3. A DOUBLE LIFE (1947)
Ronald Colman won an Oscar for his performance as an actor whose performance as the jealous, murderous Othello begins to take over his psyche, blurring the line between reality and make believe. Rózsa composed two distinctly different scores that had to blend together as Colman’s character dived further into madness. There was gritty music for the paranoid scenes and quasi-Baroque music in concerto grosso style (complete with harpsichord) for the Shakespearean scenes onstage. Rózsa’s second Oscar-winning score (following SPELLBOUND in 1945) has never been released on CD and only four cues were released as a bootleg on LP years ago. This is another of my holy grails.
2. KING OF KINGS (1961)
Hollywood could play fast and loose with the entertainment factor in Biblical films if they were based on the Old Testament (e.g., THE TEN COMMANDMENTS). Not so once Jesus entered the picture. Unless it was a fictionalized story, a la BEN-HUR, the presence of the Son of God seemed to suck the life out of any screen treatment. KING OF KINGS is one of the better films with Jesus at its core, thanks in no small part to Rózsa’s beautiful score. Epic and yet intimate, the music is full of one beautiful melody after another. You feel the passion and faith at the music’s core, and it almost makes a heathen like me believe.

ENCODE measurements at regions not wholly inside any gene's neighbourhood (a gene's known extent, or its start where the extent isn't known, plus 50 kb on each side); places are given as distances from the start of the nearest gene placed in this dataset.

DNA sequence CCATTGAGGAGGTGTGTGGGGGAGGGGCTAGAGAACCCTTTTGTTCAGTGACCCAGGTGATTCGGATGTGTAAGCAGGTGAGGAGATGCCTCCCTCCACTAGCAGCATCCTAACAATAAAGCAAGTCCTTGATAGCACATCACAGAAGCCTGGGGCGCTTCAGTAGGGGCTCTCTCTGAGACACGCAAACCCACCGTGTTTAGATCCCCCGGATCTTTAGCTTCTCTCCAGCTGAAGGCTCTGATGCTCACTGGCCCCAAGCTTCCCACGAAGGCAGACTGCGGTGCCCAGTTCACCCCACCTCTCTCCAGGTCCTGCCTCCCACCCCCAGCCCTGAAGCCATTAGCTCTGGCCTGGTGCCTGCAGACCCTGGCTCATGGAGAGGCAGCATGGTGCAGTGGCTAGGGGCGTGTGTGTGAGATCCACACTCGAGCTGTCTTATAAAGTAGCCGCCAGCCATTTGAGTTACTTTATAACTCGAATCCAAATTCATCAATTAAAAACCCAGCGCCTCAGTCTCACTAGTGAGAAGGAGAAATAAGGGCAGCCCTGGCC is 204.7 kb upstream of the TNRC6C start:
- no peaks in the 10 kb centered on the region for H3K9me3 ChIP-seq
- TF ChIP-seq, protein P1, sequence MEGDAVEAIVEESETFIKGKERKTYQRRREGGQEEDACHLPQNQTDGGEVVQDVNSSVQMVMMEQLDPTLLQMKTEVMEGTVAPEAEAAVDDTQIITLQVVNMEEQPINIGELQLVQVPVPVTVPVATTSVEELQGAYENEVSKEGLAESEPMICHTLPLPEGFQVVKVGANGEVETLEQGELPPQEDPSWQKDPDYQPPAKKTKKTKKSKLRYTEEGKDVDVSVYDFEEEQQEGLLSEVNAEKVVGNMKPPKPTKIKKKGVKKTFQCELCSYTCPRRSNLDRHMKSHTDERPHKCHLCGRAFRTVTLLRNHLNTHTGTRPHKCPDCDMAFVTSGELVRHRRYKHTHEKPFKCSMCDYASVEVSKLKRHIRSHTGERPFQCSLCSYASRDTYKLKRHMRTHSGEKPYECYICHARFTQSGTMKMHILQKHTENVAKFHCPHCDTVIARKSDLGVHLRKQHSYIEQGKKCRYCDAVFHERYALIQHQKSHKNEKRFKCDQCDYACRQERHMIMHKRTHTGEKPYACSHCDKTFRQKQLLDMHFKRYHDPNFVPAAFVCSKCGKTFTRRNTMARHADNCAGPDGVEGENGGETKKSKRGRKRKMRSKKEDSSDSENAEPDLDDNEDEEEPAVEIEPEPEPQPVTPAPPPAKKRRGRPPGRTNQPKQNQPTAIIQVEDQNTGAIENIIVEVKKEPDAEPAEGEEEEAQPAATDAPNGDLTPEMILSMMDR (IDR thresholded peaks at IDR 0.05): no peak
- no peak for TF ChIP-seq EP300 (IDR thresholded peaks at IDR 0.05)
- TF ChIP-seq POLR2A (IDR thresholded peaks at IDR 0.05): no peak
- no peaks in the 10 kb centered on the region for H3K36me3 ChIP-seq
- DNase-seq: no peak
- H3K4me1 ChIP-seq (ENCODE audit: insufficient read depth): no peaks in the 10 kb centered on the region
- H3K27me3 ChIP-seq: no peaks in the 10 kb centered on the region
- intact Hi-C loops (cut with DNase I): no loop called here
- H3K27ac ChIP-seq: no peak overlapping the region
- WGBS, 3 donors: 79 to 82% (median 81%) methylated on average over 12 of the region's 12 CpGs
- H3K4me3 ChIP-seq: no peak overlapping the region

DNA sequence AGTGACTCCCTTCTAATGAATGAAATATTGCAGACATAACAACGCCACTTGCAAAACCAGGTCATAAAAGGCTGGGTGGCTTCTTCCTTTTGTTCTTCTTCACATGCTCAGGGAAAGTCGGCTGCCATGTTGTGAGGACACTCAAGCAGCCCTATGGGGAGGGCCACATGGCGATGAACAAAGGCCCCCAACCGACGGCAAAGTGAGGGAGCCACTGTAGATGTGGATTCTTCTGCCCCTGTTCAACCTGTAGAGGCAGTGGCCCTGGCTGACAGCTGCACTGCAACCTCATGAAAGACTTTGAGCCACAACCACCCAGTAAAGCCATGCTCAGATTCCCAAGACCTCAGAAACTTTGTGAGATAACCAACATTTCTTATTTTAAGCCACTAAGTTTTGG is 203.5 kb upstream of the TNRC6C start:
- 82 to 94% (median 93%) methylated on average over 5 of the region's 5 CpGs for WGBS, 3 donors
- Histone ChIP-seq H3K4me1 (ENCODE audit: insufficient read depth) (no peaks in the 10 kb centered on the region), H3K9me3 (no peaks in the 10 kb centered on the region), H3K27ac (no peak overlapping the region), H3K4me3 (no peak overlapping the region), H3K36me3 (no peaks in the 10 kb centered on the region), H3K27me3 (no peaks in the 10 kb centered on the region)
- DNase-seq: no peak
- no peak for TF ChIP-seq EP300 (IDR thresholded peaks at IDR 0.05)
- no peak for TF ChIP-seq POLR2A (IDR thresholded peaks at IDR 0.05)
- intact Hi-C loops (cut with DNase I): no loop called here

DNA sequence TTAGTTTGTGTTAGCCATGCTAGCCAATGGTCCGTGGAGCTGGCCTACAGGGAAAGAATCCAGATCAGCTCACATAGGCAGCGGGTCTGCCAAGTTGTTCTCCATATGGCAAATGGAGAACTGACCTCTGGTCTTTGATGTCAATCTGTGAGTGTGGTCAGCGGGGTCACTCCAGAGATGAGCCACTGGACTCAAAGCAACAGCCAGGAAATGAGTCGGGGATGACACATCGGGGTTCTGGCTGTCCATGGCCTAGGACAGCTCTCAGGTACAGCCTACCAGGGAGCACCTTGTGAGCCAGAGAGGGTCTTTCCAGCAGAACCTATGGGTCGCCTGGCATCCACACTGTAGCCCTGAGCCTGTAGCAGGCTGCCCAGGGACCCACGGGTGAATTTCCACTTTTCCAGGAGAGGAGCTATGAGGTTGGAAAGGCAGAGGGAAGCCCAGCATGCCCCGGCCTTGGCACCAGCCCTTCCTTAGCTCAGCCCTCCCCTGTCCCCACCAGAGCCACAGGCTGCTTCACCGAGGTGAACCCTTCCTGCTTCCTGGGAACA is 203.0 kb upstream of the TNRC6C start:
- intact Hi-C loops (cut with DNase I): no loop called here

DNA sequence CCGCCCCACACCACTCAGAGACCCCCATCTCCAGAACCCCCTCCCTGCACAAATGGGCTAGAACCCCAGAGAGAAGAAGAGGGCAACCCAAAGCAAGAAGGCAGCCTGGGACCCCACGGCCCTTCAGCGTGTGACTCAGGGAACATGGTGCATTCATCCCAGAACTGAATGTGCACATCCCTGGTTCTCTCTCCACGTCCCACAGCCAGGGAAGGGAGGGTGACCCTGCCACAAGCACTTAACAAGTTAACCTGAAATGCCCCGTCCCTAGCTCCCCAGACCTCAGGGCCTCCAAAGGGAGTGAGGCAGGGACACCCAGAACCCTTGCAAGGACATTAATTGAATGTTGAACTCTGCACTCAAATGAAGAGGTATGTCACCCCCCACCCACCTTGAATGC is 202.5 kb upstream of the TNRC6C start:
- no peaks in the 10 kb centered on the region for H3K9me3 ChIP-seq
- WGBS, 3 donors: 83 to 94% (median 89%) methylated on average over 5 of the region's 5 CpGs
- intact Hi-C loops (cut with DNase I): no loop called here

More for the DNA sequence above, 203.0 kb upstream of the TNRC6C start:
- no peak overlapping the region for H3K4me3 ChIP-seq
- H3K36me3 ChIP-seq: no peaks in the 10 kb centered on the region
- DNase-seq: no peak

1. BEN-HUR (1959)
In the words of David Raksin, Rózsa’s score “came close to the soul” of this sprawling epic. Rózsa was brought onto the film from the very beginning and the project involved a year and a half of his life. The score includes over two hours of musical cues played by a 100-piece orchestra. It would easily take a month’s worth of posts to dissect the multiple themes and their uses in Rózsa’s complex score. The music never lets us down and carries us through this long film supplying us with every bit of information and emotion that is needed. Last year, a poster over at the FSM message board called BEN-HUR “the perfect film score.” That’s high praise indeed. If it’s not, it’s pretty damn close.